White Lodge Hotel
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- Continental Breakfast
- Tennis Court
- Free High-Speed Internet
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Travel Blogs from Filey
Saturday was another clear sunny day, about 17 degrees with little wind. We set out from Filey after breakfast, about 9 am. Our destination was Whitby, the home of Captain Cook and birthplace of Bram Stoker amongst others. On the way we stopped at the romantic sounding Robin Hood's Bay which I had read about in our book about amazing places to see in Britain.
This is a small seaside town perched on a cliffside overlooking a wide bay which has great ...
... at the rear. Not the most glamorous room but big enough, with comfortable beds and coffee making facilities. All we need for the night. We booked in for two nights and the only draw back was our room was up two narrow staircases!
We then strolled down to the beach area. This is a very attractive stretch of coastline with the town situated between two large headlands. The northern one, called Carrnaze had a rocky outcrop called the Brygg ...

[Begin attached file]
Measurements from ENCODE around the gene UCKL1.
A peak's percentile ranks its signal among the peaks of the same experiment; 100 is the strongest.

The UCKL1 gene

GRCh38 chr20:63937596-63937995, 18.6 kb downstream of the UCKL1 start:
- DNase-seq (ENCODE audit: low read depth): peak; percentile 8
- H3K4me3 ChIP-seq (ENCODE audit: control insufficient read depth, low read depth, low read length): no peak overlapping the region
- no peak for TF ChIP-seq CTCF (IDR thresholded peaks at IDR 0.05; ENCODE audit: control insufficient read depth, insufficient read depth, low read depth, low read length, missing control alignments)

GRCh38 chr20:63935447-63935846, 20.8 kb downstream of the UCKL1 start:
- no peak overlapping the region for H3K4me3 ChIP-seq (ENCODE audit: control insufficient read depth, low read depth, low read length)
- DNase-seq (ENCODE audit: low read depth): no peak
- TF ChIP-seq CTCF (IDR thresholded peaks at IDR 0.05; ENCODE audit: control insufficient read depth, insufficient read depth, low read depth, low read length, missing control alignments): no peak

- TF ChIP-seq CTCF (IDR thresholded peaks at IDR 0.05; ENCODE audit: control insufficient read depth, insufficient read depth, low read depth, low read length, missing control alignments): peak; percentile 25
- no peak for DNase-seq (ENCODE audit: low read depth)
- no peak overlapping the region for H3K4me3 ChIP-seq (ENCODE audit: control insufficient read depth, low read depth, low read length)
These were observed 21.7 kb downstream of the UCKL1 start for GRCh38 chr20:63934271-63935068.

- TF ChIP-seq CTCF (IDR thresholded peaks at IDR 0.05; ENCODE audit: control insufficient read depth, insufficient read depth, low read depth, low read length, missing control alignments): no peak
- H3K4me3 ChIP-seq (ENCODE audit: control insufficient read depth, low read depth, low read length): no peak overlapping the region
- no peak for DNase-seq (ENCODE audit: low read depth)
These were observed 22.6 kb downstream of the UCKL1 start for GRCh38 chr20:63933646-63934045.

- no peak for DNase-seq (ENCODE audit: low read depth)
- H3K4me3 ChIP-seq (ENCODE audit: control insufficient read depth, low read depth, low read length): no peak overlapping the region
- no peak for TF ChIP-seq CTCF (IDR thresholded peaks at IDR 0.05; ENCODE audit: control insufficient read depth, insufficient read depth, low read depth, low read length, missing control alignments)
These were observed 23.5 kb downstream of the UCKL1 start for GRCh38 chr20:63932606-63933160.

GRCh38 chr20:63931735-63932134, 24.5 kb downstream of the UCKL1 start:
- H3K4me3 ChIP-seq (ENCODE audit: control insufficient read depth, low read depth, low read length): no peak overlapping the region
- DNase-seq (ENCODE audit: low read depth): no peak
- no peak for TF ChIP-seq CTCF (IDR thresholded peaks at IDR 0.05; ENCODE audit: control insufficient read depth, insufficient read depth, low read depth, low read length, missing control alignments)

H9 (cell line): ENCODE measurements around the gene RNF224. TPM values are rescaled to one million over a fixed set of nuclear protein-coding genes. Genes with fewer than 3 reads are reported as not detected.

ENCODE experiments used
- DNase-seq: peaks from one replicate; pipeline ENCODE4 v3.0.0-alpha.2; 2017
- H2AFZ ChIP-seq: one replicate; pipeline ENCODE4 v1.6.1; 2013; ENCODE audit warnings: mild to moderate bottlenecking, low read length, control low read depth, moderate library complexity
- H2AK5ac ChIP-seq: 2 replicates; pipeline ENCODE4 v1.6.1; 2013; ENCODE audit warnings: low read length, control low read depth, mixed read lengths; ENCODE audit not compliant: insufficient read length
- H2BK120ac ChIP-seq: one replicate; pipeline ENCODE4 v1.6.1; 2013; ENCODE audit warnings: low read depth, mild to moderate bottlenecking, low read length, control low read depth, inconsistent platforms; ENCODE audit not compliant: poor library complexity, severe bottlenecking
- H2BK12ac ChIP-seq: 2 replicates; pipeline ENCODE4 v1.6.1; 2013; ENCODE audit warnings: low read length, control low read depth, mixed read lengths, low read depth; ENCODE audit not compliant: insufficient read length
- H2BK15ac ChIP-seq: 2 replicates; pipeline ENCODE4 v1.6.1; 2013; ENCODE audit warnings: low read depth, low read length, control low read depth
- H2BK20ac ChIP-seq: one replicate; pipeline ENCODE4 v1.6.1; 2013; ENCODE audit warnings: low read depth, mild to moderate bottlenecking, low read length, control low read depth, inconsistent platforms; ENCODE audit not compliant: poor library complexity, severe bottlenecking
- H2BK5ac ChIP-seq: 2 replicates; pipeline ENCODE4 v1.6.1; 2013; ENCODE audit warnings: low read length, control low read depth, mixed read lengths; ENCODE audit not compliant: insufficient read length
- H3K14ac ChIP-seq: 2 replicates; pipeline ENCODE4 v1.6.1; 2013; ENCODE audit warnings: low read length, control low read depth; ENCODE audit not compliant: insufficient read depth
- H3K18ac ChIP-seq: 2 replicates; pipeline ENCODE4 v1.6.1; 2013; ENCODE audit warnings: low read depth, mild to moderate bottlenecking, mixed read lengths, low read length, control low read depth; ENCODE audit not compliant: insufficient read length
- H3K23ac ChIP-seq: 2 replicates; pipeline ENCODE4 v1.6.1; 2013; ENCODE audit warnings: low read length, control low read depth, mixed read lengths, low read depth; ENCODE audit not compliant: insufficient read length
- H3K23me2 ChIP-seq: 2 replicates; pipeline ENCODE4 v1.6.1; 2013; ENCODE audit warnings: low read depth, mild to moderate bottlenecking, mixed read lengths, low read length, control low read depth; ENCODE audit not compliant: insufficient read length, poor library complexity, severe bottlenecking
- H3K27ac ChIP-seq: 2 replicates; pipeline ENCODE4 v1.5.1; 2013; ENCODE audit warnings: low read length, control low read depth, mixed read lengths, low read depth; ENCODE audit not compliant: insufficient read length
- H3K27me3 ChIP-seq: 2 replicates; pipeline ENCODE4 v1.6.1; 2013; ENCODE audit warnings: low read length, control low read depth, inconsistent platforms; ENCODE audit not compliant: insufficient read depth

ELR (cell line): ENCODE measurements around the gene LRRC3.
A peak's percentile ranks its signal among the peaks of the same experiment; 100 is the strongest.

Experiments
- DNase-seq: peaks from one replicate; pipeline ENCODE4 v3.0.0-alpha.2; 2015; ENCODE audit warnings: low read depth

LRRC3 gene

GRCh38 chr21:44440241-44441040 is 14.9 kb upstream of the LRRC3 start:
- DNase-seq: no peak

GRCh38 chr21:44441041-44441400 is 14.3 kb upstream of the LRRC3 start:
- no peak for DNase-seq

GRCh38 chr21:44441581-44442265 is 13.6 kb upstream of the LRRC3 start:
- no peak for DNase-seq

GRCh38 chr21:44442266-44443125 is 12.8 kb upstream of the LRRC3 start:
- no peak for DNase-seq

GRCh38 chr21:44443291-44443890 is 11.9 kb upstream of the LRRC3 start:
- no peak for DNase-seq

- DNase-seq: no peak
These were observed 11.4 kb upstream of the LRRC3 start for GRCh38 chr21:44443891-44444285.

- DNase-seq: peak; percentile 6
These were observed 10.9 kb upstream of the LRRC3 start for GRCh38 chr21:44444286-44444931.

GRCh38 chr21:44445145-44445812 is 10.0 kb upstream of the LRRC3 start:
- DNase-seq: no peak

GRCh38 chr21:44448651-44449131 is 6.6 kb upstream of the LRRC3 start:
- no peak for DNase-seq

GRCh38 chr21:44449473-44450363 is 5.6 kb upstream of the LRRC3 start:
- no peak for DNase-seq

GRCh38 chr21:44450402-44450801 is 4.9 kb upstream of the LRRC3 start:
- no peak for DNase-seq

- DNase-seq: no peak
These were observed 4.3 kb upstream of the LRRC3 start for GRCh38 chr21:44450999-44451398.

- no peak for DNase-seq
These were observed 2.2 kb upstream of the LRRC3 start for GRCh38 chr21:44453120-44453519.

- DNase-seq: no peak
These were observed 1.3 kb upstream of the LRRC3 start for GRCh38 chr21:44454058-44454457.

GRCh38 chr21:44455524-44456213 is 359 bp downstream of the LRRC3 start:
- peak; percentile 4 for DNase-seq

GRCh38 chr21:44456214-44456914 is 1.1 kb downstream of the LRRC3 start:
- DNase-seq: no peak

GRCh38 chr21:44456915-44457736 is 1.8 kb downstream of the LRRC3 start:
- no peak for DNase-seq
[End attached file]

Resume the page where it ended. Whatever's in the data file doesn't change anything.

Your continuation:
It's 04.00 and I cannot sleep, I'm I still in Canada time, probably not !! Do I admit that nerves may be settling in. !!!.
Day 1 commences, it's rained all day, not a good start, really think I could do with a pack horse, found one but he looks in worse shape than me, it's 1800 and we are camping down for the night after covering 19 miles ...
... afternoon all in one piece, dumped the backpacks at the B&B as we passed, walked straight down to the beach and threw our pebbles from the Irish Sea into the water, wet our boots, took photos, had a drink in Wainwright's Bar and wrote our names in the Coast to Coast book, climbed the steep hill home and got ready to meet our fellow walker friends at the pub next door. We had a lovely night with them ...
... to grow for the grouse to nest in, and also encourages new shoots for the sheep to graze on.
We always know when we are getting close to a village because the dog walkers start coming towards us. Mind you, they walk for miles so we can't get too excited too quickly. Anyway, at the end of the moor we found the picturesque village of Glaidsdale where we again helped the local economy by stopping for a cream tea, along with other weary walkers.